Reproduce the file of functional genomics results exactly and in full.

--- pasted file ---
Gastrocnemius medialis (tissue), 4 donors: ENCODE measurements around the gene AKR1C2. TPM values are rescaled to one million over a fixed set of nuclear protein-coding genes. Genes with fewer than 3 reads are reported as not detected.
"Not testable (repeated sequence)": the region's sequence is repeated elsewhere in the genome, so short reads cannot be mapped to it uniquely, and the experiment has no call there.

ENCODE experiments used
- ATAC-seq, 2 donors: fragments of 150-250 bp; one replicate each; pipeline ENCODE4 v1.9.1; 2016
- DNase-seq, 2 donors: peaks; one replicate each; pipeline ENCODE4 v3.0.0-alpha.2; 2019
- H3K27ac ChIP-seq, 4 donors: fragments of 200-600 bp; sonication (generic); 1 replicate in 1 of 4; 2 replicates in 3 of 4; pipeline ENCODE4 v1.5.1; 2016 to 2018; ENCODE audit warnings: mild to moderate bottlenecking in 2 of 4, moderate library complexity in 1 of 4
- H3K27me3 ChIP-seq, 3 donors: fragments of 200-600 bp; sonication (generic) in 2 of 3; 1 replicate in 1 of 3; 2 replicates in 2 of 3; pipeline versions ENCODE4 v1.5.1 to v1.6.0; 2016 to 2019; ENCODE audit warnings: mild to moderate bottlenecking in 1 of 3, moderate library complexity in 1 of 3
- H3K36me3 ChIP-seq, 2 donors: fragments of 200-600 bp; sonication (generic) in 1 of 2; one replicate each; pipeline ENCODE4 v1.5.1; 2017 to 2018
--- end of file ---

Gastrocnemius medialis (tissue), 4 donors: ENCODE measurements around the gene AKR1C2. TPM values are rescaled to one million over a fixed set of nuclear protein-coding genes. Genes with fewer than 3 reads are reported as not detected.
"Not testable (repeated sequence)": the region's sequence is repeated elsewhere in the genome, so short reads cannot be mapped to it uniquely, and the experiment has no call there.

ENCODE experiments used
- ATAC-seq, 2 donors: fragments of 150-250 bp; one replicate each; pipeline ENCODE4 v1.9.1; 2016
- DNase-seq, 2 donors: peaks; one replicate each; pipeline ENCODE4 v3.0.0-alpha.2; 2019
- H3K27ac ChIP-seq, 4 donors: fragments of 200-600 bp; sonication (generic); 1 replicate in 1 of 4; 2 replicates in 3 of 4; pipeline ENCODE4 v1.5.1; 2016 to 2018; ENCODE audit warnings: mild to moderate bottlenecking in 2 of 4, moderate library complexity in 1 of 4
- H3K27me3 ChIP-seq, 3 donors: fragments of 200-600 bp; sonication (generic) in 2 of 3; 1 replicate in 1 of 3; 2 replicates in 2 of 3; pipeline versions ENCODE4 v1.5.1 to v1.6.0; 2016 to 2019; ENCODE audit warnings: mild to moderate bottlenecking in 1 of 3, moderate library complexity in 1 of 3
- H3K36me3 ChIP-seq, 2 donors: fragments of 200-600 bp; sonication (generic) in 1 of 2; one replicate each; pipeline ENCODE4 v1.5.1; 2017 to 2018